The controversial decisions by grand juries not to indict cops in Ferguson, Missouri, and Staten Island, New York, have cast a bright spotlight on the fact that it’s virtually impossible to indict a US cop for homicide.
We can thank two Supreme Court decisions for setting the precedent that makes it so easy for police to avoid trials for killing people in the line of duty, as civil rights lawyer Chase Madar recently pointed out in The Nation.
Both cases involve police violence against black males in the 1980s, and they helped create a system that gives fairly broad deference to the police officers’ version of events and not the arrestees.’
“The ‘reasonableness’ of a particular force must be judged from the perspective of a reasonable officer on the scene, rather than with the 20/20 vision of hindsight,” one of those rulings found, signalling deference to the perspective of police officers.
That first case, decided in 1985, was initially viewed as a curb on police force. In Tennessee v. Garner, a Memphis police officer shot and killed a 15-year-old boy named Edward Garner, who incidentally shared a last name with Eric Garner, the man who died in an apparent chokehold on Staten Island.
The night he died, Edward had burglarized a house and was unarmed and fleeing on foot when a police officer shot him in the back of the head. The teenager had $US10 and a purse he’d stolen from the house on him. While the cop said he “figured” Edward was unarmed, he defended his actions under a Tennessee law that stipulated cops could “use all the necessary means to effect the arrest” of suspects who flee.
In effect, that Tennessee law said that cops could kill any fleeing suspect regardless of the potential risks they posed. The Supreme Court said in its 1985 decision that the Tennessee law went too far and was unconstitutional.
“While burglary is a serious crime, the officer in this case could not reasonably have believed that the suspect — young, slight, and unarmed — posed any threat,” the court ruled.
In the future, the court ruled, a cop could only use deadly force if they have “probable cause to believe that the suspect poses a threat of serious physical harm, either to the officer or to others.”
The ruling in Tennessee v. Garner said the use of force on a fleeing suspect has to be “reasonable.” On its face, this seems like a fair ruling and one that would empower police to use force when it’s necessary to protect themselves or the public.
However, the decision was written broadly enough to pave the way for another decision in 1989 that gave cops fairly wide latitude to determine what kind of force was reasonable. In that case, Graham v. Connor, a diabetic named Dethorne Graham was accosted by police officers while having an insulin reaction.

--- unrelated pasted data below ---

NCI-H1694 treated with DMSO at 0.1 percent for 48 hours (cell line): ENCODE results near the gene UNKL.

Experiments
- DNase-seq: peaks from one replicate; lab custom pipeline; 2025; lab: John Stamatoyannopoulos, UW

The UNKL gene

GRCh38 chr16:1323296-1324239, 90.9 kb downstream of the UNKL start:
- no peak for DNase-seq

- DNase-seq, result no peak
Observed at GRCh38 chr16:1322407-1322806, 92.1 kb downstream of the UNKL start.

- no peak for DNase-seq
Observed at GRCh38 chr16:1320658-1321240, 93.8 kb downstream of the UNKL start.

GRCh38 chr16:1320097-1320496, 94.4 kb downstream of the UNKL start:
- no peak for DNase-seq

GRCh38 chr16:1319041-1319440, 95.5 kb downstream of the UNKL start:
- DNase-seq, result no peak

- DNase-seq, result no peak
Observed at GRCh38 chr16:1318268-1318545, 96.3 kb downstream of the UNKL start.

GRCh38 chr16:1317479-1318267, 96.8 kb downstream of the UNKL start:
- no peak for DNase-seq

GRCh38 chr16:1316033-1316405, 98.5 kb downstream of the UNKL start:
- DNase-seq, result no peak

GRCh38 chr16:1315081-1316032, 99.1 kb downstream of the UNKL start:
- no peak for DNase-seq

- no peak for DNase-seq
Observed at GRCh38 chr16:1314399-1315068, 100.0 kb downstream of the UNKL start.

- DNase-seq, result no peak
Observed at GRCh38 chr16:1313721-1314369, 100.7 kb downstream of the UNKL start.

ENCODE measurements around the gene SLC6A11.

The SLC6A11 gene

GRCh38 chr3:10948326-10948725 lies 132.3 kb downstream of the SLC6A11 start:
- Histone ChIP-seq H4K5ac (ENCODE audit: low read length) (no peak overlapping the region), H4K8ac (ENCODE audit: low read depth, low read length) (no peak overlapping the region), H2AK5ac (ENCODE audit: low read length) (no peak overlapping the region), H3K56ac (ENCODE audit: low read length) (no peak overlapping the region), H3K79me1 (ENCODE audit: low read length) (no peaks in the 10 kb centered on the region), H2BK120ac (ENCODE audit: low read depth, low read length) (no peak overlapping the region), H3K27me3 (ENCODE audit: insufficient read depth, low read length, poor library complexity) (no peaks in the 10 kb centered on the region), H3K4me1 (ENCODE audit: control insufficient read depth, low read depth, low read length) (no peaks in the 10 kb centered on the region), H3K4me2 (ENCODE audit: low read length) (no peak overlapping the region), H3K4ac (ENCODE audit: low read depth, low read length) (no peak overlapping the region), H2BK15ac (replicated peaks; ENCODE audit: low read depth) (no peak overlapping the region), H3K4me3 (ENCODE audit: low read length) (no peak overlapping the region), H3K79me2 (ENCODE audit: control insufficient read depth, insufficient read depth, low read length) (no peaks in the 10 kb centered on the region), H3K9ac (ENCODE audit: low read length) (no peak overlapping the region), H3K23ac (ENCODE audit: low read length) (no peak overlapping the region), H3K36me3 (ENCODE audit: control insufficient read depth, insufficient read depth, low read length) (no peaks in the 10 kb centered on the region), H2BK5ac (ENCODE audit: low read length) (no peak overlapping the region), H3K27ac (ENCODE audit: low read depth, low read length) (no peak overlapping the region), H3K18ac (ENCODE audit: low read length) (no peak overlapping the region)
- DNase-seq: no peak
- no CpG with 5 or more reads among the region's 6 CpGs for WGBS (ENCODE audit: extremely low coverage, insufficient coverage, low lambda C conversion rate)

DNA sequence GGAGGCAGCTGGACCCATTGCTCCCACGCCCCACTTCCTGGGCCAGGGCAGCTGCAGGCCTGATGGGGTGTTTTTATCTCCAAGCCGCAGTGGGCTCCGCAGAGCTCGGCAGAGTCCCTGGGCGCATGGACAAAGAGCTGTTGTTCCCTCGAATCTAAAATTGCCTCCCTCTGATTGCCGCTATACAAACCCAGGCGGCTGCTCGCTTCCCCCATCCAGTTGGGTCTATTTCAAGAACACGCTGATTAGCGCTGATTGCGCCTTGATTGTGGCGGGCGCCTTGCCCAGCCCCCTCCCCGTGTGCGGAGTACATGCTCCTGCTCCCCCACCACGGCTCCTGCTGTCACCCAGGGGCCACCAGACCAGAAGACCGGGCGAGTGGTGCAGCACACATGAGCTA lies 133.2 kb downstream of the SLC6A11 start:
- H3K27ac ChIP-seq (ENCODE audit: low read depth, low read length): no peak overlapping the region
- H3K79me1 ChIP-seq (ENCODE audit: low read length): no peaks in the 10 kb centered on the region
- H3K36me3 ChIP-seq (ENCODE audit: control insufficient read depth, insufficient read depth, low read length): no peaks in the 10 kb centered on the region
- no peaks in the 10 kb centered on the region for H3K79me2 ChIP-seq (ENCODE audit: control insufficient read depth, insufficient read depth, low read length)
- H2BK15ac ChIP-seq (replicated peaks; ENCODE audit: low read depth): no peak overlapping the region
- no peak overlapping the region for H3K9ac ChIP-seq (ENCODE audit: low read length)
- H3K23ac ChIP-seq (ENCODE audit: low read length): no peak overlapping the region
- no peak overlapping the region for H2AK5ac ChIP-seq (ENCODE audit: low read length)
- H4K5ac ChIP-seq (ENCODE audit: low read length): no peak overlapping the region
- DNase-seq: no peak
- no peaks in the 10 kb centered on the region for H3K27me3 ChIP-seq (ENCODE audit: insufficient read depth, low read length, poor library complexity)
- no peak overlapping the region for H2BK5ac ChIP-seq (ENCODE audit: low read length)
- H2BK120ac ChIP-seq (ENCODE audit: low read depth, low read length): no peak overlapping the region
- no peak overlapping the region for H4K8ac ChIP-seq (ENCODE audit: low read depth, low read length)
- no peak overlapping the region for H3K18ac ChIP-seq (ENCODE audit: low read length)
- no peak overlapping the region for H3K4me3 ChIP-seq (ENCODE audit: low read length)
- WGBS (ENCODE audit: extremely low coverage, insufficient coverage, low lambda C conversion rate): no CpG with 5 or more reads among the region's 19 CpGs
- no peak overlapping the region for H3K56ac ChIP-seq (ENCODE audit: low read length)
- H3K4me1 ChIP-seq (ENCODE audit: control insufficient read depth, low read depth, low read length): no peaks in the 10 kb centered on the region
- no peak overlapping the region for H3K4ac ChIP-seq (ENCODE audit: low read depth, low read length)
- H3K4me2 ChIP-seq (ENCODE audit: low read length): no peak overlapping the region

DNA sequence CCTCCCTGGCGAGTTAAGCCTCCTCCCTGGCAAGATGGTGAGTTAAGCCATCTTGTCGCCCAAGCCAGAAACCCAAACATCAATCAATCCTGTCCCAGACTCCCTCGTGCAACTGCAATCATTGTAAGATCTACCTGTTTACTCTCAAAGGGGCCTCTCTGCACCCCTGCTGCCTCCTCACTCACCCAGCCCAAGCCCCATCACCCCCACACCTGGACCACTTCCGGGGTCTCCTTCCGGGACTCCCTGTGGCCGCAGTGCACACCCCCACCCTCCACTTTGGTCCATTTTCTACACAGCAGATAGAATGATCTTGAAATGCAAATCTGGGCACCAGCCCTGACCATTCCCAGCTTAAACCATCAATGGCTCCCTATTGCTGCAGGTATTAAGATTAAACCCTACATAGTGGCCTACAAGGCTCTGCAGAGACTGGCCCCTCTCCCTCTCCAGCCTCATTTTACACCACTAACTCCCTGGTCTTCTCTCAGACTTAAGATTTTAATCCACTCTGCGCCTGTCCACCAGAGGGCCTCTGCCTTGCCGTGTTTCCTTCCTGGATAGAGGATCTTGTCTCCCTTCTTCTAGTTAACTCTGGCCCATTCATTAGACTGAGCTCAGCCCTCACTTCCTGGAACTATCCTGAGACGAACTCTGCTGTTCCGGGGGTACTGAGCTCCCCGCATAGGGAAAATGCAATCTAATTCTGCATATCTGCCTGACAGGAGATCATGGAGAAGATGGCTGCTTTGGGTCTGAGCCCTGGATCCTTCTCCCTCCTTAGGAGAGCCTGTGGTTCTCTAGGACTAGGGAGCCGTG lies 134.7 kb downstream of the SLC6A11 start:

Graham had asked his friend to drive him to a convenience store for orange juice, saw a long line, and hastily left the store to get OJ elsewhere. A cop noted his odd behaviour and stopped the two friends after they got in their car. Graham, still having an insulin reaction, got out of the car, ran around it twice, and passed out.
Meanwhile, his friend tried to explain that Gram was a diabetic and pleaded with the cops to get him sugar.
“I’ve seen a lot of people with sugar diabetes that never acted like this. Ain’t nothing wrong with the M.F. but drunk. Lock the S.B. up,” one officer said, according to the court opinion.
The encounter with the police left Graham with a broken foot as well as cuts and bruises. The Supreme Court ultimately sent the case back for reconsideration by a lower court, and in doing so it specified the standard for determining whether the use of police force is “reasonable” under the Fourth Amendment (which gives individuals the right to be “secure in their persons.“)
Here’s that standard, which attorney Greg Wiley has written is “far more deferential to law enforcement personnel than it may first appear.” From the 1989 opinion:
Our Fourth Amendment jurisprudence has long recognised the right to make an arrest or investigatory stop necessarily carries with it the right to use some degree of physical coercion or threat thereof to effect it … The “reasonableness” of a particular force must be judged from the perspective of a reasonable officer on the scene, rather than with the 20/20 vision of hindsight. The Fourth Amendment is not violated by an arrest based on probable cause, even though the wrong person is arrested, nor by the mistaken execution of a valid search warrant on the wrong premises. With respect to a claim of excessive force, the same standard of reasonableness at the moment applies.”
Writing for the high court, Justice William Rehnquist went on to quote another excessive force case from 1973. “Not every push or shove, even if it may later seem unnecessary, in the peace of a judge’s chambers” violates the Constitution, he wrote.
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